TS - Douglas-Zanotti defense: DA misrepresented the law

☛ TS Douglas-Zanotti defense: DA misrepresented the law

The district attorney misrepresented the law and failed to provide evidence of former Eureka Police Chief David Douglas' and Lt. Tony Zanotti's innocence during a criminal grand jury inquiry into the 2006 shooting death of Cheri Lyn Moore, defense attorneys argued in court documents filed Thursday.

The commanding officers were indicted on involuntary manslaughter charges in December, which the defense is asking a Humboldt County Superior Court judge to dismiss.

”Our judicial system stands as a real and necessary check on the grand jury indictment process,” one of the documents states. “This court has the authority and the means by which to halt this prosecution, which is justified neither by the undisputed facts, nor by the law.”

Superior Court Judge John Feeney is scheduled to hear oral arguments on the motions Aug. 26.

If Feeney denies the motion to dismiss, the defense has the opportunity to appeal that decision to another court.

Similarly, if Feeney dismisses the charges facing Douglas and Zanotti, District Attorney Paul Gallegos has said he would have the opportunity to refile the charges and allow a judge to determine if there is enough evidence for a trial.

The defense filed two separate motions for dismissal June 18, arguing Gallegos improperly represented the law to the criminal grand jury that handed up the indictments and that he failed to present the jury with evidence that would have backed up Douglas' and Zanotti's decisions that day.

”In this case, the proceeding resulted in a travesty of justice -- a due process violation -- that must be corrected by this court,” one motion states.

Gallegos countered in court papers that he fulfilled his duty to provide the grand jury with evidence that could have shown Douglas' and Zanotti's innocence. He claimed the defenses' legal citations don't apply, and that there was no immediate danger to justify the commanders ordering a warrantless entry into Moore's home.

”It was reasonable to conclude that, after reviewing the evidence, the grand jury determined that there was insufficient exigency to justify a warrantless arrest,” Gallegos wrote. “A review of the evidence presented to them will show that such a conclusion was supported by the evidence and was not an unreasonable conclusion for them to arrive at.”

The grand jury indicted Douglas and Zanotti more than a year and a half after Moore's death. The defendants pleaded not guilty on April 22. None of the shooters were indicted, which many legal and police experts have called unprecedented.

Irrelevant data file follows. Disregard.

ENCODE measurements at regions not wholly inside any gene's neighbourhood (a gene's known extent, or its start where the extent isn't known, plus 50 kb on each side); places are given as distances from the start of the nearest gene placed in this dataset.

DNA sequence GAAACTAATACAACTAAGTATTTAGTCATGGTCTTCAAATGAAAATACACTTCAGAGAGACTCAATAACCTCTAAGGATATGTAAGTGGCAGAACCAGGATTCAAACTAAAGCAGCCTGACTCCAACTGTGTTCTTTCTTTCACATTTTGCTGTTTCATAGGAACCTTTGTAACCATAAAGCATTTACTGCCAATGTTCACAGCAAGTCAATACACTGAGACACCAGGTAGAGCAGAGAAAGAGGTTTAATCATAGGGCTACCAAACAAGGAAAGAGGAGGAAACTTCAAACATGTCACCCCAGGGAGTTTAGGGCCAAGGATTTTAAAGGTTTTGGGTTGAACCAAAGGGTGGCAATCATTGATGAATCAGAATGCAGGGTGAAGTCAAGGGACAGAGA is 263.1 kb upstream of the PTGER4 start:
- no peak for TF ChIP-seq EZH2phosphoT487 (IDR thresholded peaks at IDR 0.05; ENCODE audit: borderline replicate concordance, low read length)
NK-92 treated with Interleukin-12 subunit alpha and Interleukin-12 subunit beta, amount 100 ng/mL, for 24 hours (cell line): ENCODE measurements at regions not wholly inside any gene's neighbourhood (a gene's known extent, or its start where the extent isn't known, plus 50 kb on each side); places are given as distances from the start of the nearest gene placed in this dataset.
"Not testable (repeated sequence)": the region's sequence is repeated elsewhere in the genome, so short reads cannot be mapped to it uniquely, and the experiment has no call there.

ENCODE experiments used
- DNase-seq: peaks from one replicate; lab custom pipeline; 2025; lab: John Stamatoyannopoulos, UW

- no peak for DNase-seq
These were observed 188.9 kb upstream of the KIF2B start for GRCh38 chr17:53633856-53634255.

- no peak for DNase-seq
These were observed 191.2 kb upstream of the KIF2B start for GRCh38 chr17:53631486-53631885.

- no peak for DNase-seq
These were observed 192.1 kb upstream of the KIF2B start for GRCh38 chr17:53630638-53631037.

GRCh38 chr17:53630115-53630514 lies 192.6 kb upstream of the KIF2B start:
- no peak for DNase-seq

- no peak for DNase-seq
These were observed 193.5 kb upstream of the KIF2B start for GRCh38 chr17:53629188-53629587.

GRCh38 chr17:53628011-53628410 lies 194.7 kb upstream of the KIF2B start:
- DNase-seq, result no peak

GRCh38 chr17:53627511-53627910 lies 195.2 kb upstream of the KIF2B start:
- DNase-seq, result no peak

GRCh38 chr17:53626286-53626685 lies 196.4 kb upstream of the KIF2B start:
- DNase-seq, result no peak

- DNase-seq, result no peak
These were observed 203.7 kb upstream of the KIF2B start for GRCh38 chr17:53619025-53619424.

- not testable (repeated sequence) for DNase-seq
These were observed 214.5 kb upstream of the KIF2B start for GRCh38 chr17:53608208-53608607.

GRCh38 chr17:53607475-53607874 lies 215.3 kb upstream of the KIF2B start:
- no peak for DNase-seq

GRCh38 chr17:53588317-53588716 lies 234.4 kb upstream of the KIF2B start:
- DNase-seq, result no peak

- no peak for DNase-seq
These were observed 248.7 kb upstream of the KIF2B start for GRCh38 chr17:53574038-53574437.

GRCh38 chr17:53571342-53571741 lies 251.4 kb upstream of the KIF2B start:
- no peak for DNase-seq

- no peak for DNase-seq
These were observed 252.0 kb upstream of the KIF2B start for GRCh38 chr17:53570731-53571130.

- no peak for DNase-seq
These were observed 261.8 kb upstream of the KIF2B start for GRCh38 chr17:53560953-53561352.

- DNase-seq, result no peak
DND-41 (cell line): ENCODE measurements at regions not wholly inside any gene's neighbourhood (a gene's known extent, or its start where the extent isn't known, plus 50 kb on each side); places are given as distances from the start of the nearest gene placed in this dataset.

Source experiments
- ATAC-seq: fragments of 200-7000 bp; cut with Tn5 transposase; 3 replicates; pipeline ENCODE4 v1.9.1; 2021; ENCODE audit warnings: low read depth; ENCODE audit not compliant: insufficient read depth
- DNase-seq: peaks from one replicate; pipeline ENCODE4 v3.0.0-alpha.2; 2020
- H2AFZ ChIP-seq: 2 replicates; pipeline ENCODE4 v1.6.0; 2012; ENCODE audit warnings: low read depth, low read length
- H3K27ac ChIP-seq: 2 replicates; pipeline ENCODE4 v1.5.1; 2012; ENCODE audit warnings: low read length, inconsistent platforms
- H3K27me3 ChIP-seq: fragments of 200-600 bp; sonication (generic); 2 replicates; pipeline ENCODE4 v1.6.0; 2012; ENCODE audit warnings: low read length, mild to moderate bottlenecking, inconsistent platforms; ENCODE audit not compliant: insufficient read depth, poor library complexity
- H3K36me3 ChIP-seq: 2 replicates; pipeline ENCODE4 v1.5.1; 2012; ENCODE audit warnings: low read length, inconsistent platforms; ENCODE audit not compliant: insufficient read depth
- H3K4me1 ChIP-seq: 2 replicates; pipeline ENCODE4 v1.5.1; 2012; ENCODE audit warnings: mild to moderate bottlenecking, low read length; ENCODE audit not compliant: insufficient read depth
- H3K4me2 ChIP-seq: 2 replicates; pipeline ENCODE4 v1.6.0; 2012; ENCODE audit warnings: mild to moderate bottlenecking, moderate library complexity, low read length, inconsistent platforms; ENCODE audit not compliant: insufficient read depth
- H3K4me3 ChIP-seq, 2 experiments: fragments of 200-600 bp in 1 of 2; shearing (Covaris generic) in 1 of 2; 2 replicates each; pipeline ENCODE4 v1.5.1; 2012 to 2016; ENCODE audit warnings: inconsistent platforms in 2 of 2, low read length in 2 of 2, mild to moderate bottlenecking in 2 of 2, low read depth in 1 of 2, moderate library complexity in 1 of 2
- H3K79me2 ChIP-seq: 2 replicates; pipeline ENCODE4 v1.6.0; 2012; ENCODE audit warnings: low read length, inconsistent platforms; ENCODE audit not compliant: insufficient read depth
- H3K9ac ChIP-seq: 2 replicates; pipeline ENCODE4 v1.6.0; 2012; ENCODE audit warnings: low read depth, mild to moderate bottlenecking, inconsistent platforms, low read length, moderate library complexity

Moore, who had a history of mental illness and was reportedly distraught over the anniversary of her son's death, brandished a flare gun, threw items out of the window of her second-story Eureka apartment and threatened to burn down the building during the more than two-hour standoff in April 2006.

Officers have said they believed Moore had put down the flare gun when the order was given to storm her apartment. But a SWAT team member said when officers breached her apartment door, Moore picked up the flare gun and pointed it at them. Moore was shot nine times and died at the scene.

In the documents filed Thursday, the defense argues there were clear exigent circumstances that caused the commanding officers to order the warrantless entry into Moore's apartment and that the officers were acting within their scope of duty. Further, the defense argues, the prosecution didn't provide “one iota of evidence suggesting the defendants were acting in bad faith.”

”In our case, Ms. Moore not only remained dangerous during the entire standoff, she became increasingly so,” one of the documents states. “At no point during the standoff did the danger posed by her behavior dissipate.”

Defense attorneys also argue that Gallegos failed to provide the grand jury with testimony that would have supported decisions Douglas and Zanotti made that day.

In separate declarations attached to the court filings, EPD Lt. Murl Harpham, Sgt. William Nova and expert witness Stuart Meyers state that they told DA investigators they believed the commanding officers handled the incident appropriately and they saw no criminal culpability.

Meyers and Nova also take issue with a declaration by DA Investigator Mike Hislop filed with Gallegos' opposition to the motions for dismissal.

Nova claims that Hislop's declaration misquotes him as being critical of how the incident was handled, when he believes it was handled according to procedure.

Douglas himself also submitted a declaration along with the court documents stating that he told DA investigators he would testify before the grand jury, but that he was never asked to do so.

The defense says it is not asking the court to make a decision on the facts in the case, but rather whether the facts provide probable cause that the defendants broke the law.

”The people have acknowledged that the facts of our case are undisputed,” one of the documents states. “Hence the court should exercise its discretion to find exigent circumstances as a matter of law. It would be a serious miscarriage of justice to force the defendants to trial given the clear presence of exigent circumstances.”

Thadeus Greenson can be reached at 441-0509 or tgreenson@times-standard.com

Thadeus Greenson/The Times-Standard
Article Launched: 08/22/2008 01:27:27 AM PDT

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